Hanh, Thich Nhat. You Are Here: Discovering the Magic of the Present Moment. Boston: Shambhala, 2010.

I have been struggling to stay in the present recently and was feeling the need for some guidance about how to do so. I came across this book in the “Eastern Religions” section of my local Barnes & Noble and decided to buy it in part because it sounded like what I was looking for and in part because I have had a number of friends recommend Hanh’s writing to me. I have read the first few chapters, which have been fantastic.

Larkin, Philip. Collected Poems. Ed. Anthony Thwaite. New York: Farrar, 2004.

I’ve been meaning to read Larkin for quite some time, and have not read any poetry for a while, so earlier this week when I was in the campus bookstore checking to see whether the books for my courses had come in and I saw that one of my colleagues has assigned this book for one of his courses I bought it.

Pashley, Jennifer. The Conjurer. Syracuse: Standing Stone, 2013.

I received this as a belated holiday gift. I really enjoyed Pashley’s other collection of stories, States, so I am eager to read this one.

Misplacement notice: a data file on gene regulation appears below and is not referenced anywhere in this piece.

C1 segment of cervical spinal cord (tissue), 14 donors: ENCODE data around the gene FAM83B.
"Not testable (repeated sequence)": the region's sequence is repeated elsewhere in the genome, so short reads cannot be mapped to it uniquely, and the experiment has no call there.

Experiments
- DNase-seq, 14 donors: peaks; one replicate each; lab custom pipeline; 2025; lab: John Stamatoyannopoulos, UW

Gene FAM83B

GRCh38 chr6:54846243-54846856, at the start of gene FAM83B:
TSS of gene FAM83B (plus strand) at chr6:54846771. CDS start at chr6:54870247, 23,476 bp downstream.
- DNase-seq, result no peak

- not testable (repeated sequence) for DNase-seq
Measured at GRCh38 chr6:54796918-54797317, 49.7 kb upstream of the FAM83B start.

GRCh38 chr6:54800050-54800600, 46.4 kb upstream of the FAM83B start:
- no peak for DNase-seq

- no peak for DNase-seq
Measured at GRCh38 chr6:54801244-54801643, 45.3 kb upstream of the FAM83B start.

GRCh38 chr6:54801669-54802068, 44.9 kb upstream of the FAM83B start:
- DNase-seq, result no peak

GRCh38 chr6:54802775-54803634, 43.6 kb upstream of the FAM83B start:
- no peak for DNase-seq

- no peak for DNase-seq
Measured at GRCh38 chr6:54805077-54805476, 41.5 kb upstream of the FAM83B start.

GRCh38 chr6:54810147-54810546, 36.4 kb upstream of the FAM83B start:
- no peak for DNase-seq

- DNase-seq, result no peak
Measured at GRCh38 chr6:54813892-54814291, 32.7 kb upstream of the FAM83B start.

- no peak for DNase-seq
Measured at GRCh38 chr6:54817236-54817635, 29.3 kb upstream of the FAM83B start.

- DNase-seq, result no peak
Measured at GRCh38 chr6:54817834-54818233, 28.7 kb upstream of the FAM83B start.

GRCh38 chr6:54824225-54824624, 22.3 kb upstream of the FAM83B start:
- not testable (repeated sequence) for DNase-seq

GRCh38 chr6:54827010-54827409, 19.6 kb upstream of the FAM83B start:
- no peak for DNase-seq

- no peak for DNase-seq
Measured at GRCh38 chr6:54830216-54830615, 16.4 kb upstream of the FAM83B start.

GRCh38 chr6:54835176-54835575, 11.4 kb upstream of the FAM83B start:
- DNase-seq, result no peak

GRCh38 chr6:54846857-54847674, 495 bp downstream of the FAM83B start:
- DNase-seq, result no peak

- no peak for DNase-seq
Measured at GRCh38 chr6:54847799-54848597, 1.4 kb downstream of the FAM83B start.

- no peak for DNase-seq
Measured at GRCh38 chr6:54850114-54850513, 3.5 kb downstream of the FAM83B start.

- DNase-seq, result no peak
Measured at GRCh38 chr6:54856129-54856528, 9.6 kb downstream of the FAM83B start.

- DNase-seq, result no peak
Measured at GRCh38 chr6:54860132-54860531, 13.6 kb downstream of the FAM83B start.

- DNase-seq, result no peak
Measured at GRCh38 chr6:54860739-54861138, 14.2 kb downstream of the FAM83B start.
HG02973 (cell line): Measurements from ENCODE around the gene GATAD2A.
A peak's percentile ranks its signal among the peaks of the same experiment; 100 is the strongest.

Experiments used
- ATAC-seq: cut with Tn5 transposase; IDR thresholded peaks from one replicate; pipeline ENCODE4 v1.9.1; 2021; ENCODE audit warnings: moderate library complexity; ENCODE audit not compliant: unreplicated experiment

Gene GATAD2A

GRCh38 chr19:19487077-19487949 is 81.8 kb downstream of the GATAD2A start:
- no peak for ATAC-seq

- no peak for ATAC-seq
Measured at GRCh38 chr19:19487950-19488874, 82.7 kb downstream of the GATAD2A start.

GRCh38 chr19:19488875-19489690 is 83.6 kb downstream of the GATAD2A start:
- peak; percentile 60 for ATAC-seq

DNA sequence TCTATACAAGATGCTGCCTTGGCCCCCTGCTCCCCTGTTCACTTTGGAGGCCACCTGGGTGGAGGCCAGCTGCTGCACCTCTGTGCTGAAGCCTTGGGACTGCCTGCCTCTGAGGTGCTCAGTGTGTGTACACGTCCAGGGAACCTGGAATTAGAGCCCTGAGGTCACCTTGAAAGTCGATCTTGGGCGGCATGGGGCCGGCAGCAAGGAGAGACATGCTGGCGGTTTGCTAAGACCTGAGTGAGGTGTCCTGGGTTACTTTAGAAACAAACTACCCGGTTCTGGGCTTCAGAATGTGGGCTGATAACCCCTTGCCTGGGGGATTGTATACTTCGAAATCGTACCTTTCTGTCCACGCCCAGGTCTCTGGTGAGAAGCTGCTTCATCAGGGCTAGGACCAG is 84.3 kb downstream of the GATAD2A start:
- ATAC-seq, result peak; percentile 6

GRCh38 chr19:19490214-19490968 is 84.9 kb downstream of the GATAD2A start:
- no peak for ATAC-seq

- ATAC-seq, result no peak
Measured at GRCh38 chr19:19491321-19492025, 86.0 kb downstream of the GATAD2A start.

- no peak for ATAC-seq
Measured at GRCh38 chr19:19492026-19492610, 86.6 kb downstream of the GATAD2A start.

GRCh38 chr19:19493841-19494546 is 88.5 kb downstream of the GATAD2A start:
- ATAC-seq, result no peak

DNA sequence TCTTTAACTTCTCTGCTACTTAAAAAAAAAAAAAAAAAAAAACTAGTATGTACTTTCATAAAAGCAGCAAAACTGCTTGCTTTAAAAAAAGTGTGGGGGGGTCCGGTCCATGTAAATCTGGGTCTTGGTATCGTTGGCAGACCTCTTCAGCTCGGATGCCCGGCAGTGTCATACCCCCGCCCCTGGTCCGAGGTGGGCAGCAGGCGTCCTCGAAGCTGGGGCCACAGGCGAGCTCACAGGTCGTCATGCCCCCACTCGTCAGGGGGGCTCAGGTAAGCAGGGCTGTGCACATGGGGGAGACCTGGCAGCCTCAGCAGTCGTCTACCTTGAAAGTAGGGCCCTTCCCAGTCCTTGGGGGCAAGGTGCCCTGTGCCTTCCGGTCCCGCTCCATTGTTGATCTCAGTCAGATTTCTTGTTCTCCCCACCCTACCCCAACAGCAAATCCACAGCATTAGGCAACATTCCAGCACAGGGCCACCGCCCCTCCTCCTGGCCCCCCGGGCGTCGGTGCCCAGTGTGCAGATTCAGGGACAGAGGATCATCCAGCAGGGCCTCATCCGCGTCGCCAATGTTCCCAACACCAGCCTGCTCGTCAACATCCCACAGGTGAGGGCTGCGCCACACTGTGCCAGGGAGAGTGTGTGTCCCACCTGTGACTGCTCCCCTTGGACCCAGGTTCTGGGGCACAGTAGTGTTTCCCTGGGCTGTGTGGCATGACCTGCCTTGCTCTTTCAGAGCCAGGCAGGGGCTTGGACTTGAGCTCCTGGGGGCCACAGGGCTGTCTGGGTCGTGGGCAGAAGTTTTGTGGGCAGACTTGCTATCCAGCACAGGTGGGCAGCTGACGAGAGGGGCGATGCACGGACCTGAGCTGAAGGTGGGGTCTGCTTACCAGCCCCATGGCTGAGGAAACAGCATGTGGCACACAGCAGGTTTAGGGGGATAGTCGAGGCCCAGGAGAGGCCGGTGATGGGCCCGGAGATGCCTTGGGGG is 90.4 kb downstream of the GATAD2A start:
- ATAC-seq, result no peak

Plett, Casey. A Safe Girl To Love. New York: Topside, 2014.

I was super-excited to buy this book, as I have read and enjoyed several of Plett’s short stories. I read through it in one sitting last night. It is excellent writing, though emotionally draining (which are not necessarily mutually exclusive characteristics).

Samatar, Sofia. A Stranger in Olondria: Being the Complete Memoirs of the Mystic, Jevick of Tyom. Easthampton: Small Beer, 2013.

I recently heard about this book via my alma mater Goshen College’s alumni magazine. Samatar is also a Goshen grad. Very little Mennonite literature (Goshen is a Mennonite school and Samatar was raised Mennonite) is written in the fantasy genre, so this is an important addition to the field.

Leave a comment

Filed under Literature

The New Site Photograph

I just updated the main photograph for the site (what Facebook would call the “cover photo”). It is a picture of one of my favorite shelves in the poetry section of my library. The photograph includes some of my favorite poets and one of my favorite books of poetry, William Blake’s Songs of Innocence and of Experience, which is a beautifully reproduced combined volume of Blake’s engravings for Songs of Innocence and Songs of Experience published by Oxford University Press.